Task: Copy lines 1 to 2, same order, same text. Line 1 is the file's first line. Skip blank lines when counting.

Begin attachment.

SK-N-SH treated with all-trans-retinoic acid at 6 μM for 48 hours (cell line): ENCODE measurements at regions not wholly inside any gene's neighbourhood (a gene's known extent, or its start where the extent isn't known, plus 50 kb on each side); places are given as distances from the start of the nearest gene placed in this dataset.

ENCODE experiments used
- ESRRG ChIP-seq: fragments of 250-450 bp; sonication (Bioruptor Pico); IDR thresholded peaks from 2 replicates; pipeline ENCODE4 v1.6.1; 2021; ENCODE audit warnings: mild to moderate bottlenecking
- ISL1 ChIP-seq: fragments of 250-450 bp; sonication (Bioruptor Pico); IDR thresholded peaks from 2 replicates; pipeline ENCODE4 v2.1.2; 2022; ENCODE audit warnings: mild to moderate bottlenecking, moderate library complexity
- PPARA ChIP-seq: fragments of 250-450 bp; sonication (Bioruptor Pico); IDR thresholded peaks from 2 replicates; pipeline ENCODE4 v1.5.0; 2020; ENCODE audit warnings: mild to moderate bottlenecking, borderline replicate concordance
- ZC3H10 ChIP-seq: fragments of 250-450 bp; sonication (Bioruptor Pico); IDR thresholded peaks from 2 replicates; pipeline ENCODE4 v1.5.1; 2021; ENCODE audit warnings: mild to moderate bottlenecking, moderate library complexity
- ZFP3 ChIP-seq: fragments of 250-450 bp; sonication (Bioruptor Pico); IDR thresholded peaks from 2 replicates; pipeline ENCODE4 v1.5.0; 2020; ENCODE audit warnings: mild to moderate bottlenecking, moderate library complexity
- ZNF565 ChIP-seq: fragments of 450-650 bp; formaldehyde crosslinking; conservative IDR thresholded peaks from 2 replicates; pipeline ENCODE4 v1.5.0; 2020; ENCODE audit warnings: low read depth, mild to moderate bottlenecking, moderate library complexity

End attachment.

SK-N-SH treated with all-trans-retinoic acid at 6 μM for 48 hours (cell line): ENCODE measurements at regions not wholly inside any gene's neighbourhood (a gene's known extent, or its start where the extent isn't known, plus 50 kb on each side); places are given as distances from the start of the nearest gene placed in this dataset.

ENCODE experiments used